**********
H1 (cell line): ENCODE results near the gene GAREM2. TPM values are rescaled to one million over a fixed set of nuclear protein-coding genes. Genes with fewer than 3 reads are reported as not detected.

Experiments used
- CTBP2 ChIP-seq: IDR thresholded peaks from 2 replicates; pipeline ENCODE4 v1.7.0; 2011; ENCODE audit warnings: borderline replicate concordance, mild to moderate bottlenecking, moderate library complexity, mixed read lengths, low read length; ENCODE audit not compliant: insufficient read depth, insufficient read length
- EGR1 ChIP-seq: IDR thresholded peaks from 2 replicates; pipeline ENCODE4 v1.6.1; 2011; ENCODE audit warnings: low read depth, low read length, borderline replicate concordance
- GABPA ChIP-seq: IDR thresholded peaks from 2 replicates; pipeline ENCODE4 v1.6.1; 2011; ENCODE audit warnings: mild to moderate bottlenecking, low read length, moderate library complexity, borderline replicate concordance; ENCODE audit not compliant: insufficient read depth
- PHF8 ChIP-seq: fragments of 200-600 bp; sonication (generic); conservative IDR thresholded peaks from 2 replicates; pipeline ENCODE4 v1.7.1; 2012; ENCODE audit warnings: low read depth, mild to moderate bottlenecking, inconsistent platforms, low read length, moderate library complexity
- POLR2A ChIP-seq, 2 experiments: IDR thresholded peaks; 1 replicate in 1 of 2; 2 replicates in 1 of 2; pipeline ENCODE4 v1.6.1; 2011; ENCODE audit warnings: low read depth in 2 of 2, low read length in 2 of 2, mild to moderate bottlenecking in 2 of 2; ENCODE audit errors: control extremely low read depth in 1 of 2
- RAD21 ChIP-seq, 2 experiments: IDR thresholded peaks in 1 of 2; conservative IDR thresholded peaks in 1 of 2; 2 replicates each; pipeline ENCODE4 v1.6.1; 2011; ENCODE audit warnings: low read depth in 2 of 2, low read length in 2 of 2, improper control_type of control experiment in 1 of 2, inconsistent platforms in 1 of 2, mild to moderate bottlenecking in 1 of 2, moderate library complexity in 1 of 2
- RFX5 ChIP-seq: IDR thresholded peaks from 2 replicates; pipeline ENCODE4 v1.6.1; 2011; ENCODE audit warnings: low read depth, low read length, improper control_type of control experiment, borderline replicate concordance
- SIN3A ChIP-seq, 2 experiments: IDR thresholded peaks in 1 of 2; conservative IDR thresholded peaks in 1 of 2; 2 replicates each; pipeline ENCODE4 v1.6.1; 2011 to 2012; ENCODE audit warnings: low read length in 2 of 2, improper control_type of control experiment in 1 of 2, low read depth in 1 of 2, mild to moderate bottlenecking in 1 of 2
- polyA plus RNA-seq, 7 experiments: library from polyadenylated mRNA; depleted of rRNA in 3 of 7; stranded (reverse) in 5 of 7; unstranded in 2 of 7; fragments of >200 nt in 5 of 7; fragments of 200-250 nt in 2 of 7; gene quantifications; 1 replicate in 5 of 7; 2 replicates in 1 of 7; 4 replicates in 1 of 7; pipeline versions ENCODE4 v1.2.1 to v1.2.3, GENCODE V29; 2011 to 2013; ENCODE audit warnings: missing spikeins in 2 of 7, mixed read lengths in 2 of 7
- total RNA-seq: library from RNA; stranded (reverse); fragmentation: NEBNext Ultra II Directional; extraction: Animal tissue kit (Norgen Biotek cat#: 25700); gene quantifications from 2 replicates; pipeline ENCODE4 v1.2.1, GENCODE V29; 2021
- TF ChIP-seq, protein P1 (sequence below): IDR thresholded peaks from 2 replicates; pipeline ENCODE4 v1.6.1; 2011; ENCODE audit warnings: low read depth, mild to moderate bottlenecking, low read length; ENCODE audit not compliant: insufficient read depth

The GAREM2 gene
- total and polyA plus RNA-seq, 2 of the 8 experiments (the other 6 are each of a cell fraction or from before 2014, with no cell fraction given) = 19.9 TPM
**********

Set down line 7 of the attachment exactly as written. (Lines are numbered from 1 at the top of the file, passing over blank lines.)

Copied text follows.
- POLR2A ChIP-seq, 2 experiments: IDR thresholded peaks; 1 replicate in 1 of 2; 2 replicates in 1 of 2; pipeline ENCODE4 v1.6.1; 2011; ENCODE audit warnings: low read depth in 2 of 2, low read length in 2 of 2, mild to moderate bottlenecking in 2 of 2; ENCODE audit errors: control extremely low read depth in 1 of 2